That holistic approach to making AAF a festival for all Aucklanders also means putting people over profit. Access tickets are set at $20, no matter the regular price of the event, and on any given year, up to 50% of programming can be free.
That holistic approach to making AAF a festival for all Aucklanders also means putting people over profit.
“We run ‘pay what you can’ with select community groups to get people to come to the theatre, not just the festival, Inns explains.
“It’s a long term investment. We can’t pay for the transport or the babysitter but we can provide the opportunity for people to see shows in selected community groups that otherwise would not come.”
Inns adds “when we say ‘pay what you can’, we don’t actually expect anything. It’s just people giving the gratitude to what they’ve seen, there’s no compulsion to pay.”
AAF staff spend most of their time shaping what happens in March, but also work closely to support New Zealand artists in Auckland whenever occasion arises. Inns highlights performances in and around the 2011 Rugby World Cup, as well as 2017’s Lions tour and World Masters games as high profile examples. “We look at opportunities to showcase NZ artists, it’s part of our core business outside of the festival itself when we get a chance.”
Those performing in this year's AAF include Aldous Harding (photo: Clare Shilland) and Weyes Blood (photo: Kathryn Vetter Miller)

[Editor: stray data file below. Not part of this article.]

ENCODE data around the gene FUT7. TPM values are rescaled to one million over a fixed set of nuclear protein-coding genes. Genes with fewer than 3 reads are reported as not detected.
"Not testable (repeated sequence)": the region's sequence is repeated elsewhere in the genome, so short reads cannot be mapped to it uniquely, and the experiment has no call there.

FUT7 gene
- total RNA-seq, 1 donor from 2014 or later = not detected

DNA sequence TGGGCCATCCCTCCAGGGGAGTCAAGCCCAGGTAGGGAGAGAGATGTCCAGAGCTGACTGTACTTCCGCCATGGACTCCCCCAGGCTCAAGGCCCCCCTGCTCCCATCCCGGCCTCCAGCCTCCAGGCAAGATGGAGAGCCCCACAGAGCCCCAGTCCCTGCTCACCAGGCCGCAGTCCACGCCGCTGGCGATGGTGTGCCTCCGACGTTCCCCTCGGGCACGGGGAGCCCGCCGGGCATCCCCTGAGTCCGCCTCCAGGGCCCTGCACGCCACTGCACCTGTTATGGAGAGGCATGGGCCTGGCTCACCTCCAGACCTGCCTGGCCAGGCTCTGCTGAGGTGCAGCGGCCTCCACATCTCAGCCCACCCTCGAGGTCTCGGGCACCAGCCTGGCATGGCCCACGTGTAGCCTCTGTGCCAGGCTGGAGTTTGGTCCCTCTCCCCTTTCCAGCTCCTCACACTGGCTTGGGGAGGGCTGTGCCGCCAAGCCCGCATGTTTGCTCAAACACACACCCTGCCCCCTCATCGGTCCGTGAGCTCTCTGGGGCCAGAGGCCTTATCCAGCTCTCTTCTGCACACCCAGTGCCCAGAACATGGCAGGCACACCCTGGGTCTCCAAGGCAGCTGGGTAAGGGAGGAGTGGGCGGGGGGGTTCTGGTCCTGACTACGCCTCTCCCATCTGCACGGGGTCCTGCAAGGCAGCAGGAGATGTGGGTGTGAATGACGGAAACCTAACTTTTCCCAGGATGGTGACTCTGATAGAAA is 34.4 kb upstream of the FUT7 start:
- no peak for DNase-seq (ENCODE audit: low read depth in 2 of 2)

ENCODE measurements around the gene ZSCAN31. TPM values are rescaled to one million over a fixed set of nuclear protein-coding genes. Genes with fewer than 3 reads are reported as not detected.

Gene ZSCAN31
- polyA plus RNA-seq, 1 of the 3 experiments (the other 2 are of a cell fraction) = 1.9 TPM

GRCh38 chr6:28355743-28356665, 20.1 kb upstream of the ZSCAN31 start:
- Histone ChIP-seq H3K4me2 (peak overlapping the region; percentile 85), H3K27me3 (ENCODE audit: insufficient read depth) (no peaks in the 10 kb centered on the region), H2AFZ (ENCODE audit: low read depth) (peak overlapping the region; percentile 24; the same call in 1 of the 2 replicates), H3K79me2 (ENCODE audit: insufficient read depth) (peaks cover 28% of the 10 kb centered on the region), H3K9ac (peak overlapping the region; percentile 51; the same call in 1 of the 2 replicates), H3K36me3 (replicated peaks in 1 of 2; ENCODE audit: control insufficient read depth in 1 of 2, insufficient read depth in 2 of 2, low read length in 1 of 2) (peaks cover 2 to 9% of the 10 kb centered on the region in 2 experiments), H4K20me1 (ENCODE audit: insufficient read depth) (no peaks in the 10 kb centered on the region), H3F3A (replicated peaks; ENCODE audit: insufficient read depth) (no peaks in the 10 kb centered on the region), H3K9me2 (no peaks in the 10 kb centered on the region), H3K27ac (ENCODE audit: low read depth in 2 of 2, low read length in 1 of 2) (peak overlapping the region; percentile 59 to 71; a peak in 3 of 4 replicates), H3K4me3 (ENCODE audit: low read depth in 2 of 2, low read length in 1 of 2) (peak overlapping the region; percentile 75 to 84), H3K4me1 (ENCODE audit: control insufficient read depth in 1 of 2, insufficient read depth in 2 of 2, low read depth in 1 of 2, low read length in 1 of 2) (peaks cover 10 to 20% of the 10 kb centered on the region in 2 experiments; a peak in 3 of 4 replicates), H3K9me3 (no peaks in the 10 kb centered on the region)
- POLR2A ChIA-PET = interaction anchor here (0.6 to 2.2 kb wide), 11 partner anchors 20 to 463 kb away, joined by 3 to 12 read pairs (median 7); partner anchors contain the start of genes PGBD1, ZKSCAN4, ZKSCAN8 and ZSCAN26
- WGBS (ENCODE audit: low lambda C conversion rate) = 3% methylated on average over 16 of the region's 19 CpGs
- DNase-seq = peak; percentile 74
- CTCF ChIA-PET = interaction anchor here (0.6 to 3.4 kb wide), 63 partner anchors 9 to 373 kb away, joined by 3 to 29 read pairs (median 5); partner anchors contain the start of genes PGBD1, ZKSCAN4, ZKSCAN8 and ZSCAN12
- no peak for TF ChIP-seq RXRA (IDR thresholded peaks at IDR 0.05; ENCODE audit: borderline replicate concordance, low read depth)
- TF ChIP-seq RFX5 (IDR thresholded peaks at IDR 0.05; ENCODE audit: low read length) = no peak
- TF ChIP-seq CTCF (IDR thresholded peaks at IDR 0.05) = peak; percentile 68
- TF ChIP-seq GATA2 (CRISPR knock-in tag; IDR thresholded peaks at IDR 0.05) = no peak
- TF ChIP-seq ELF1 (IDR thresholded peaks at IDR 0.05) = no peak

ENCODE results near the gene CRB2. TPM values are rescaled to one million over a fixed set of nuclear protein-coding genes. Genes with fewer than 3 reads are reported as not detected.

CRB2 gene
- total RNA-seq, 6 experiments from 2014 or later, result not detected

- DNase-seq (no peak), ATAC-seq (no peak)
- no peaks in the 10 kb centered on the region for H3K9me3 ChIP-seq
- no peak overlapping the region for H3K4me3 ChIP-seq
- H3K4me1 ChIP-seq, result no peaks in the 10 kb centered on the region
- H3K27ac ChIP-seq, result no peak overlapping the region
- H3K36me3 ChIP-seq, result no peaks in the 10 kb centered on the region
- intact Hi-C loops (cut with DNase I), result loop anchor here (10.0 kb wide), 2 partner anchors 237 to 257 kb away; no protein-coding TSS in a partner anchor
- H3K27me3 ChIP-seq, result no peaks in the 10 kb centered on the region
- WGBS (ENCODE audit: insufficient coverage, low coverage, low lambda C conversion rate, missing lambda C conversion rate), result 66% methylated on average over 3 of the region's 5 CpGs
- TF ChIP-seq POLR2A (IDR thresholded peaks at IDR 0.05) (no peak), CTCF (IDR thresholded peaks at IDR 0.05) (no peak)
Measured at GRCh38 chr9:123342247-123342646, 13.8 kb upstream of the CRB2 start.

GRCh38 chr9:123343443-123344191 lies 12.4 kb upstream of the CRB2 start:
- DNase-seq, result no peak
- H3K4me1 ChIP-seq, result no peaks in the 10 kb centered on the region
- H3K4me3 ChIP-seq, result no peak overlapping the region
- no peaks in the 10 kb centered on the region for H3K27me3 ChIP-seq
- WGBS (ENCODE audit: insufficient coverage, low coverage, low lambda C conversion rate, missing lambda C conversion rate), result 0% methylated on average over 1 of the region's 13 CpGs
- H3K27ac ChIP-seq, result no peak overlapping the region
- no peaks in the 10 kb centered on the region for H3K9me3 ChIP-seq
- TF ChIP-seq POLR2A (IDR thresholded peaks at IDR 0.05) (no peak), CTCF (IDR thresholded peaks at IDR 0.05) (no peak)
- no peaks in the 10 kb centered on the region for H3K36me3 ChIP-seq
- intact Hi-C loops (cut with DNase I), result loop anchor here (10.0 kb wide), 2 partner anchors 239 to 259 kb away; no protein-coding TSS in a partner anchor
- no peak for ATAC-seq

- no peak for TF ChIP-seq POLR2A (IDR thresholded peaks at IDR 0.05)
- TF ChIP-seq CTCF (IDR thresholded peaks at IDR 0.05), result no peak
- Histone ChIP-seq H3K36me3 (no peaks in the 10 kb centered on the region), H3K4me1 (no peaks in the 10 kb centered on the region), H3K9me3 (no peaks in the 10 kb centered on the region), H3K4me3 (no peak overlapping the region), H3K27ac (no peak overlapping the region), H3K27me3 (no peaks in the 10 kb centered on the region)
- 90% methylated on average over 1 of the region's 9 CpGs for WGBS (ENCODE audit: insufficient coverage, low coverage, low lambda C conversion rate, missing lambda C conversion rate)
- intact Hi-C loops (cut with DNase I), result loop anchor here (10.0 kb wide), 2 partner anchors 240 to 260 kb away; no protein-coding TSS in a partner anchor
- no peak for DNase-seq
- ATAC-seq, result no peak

This year’s AFF runs from 11-29 March, with the visual smorgasbord of performances and displays on offer looking as appetising as ever. Inns rattles off the many titles like a proud father listing their child’s achievements. His only hesitation is isolating a stand out feature but two were top of mind.
“There’s no doubt the big outdoor event in the domain Place des Anges is going to be super special,” Inns enthuses. “There’s angels flying in the air up to 50 metres above your head and they eventually come to earth, it’s a fantastic and very beautiful outdoor event, quite stunning.”
While that caters for performance lovers of all ages, Inns also points to a familiar fairytale, but with a dark, seductive twist - Snow White with Ballet Preljocaj (France).
“Snow White hasn’t been to NZ before, it’s been a hit everywhere it’s played. It went to Sydney and Melbourne last year, sold out audiences”. The same will be expected this year, during its limited five show run at the Kiri Te Kaniwa theatre.
For more on what’s on offer at this year’s Auckland Arts Festival, click here for the brochure.